Thursday, February 4, 2016

Possible Glacier Peak Tephra West of Puget Sound

I was recently traversing a bluff to assess geologic risk above the shores of Discovery Bay on the northeast side of the Olympic Peninsula. The bluff geology includes a glacial recessional drift unit capping the top of the bluff. Below that is a recessional outwash sand and gravel unit. Further down slope are much older non glacial sediments (Olympic) and a glacial drift unit from two ice ages ago (Possession). 

The story on the upper bluff is a bit complicated as the units were likely deposited when the Puget ice lobe was retreating. The site appears to be located where the glacier lake that had been located in what is now Puget Sound drained when the ice retreated enough to unblock the lake. Sea levels were tricky at this time period. The ice age was coming to an end but there was still enough global ice such that sea levels were much lower than today; however, on a local level the mass of glacial ice had isostatically lowered the local land surface and hence the local sea level relative to today was substantially higher. All in all a location with lots to contemplate while thinking about slope stability and route finding on steep slopes.

Silty clay at bluff top with sand and gravel below.

I noted some white material within the sand and gravel that obligated me to take a closer look. I am ever hopeful of finding a mammoth fossil. Instead it was cluster of white pebbles within the coasre sand.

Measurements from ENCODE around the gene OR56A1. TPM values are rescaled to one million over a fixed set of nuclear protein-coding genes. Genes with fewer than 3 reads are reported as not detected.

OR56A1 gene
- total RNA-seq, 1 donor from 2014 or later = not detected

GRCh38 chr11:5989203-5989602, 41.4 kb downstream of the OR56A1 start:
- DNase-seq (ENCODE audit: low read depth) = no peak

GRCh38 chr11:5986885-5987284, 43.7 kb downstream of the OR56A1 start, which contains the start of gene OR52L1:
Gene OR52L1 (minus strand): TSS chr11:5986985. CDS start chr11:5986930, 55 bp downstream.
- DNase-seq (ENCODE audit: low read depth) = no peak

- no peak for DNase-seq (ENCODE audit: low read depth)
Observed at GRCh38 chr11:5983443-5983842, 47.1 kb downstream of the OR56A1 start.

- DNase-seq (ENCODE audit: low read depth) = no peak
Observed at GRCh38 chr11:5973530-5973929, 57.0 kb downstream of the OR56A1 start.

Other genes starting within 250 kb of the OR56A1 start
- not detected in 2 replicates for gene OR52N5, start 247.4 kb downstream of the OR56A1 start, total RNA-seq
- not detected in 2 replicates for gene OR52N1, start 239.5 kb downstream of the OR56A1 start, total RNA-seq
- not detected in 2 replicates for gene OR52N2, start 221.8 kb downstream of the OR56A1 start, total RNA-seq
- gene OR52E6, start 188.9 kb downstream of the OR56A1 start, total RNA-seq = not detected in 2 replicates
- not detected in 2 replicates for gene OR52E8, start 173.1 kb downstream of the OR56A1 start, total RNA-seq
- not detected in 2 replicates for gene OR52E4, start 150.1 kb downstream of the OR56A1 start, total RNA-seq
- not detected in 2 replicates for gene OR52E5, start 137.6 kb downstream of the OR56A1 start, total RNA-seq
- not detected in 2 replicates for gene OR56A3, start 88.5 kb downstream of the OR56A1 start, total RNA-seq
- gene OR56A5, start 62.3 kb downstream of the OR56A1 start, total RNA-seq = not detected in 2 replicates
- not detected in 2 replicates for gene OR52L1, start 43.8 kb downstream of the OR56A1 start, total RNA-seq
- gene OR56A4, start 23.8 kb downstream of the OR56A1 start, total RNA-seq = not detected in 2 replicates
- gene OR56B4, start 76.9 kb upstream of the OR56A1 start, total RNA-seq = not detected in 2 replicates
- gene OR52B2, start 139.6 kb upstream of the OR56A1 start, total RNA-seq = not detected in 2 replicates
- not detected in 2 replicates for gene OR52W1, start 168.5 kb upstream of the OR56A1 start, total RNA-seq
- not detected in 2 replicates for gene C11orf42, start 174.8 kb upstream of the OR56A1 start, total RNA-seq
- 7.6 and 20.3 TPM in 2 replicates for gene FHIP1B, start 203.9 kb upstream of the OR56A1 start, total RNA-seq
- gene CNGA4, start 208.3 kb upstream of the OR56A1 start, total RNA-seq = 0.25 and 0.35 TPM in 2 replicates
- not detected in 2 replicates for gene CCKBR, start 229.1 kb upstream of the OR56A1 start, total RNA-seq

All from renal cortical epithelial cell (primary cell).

I pulled some of the pebbles out and found that they were pebbles of tephra. Tephra is very fine volcanic ash. Some how an ash deposit was eroded and shaped into pebbles by flowing water and deposited on the northeast Olympic Peninsula (The site is on the Quimper Peninsula which is attached to the larger Olympic).

The pebbles of tephra pose an interesting puzzle. How did tephra get all the way across the Puget lowland from a volcano in the Cascade Range? Based on the location and estimated age of the glacial deposits as very late most recent ice age outwash, I suspect this tephra may be from a large eruption from a Glacier Peak from 13,100 years ago. Tephras have distinct chemical signatures and as such this tephra could lend an additional age control to the units where it is located.  


susan said...

That is very cool! Did you take a sample for analysis?

Dan McShane said...

Yes. I hope I can pass this problem off to some clever geologist. Eventually I will follow up on this find. The cool thing is its at a critical site for understanding the late stages of the glacial retreat.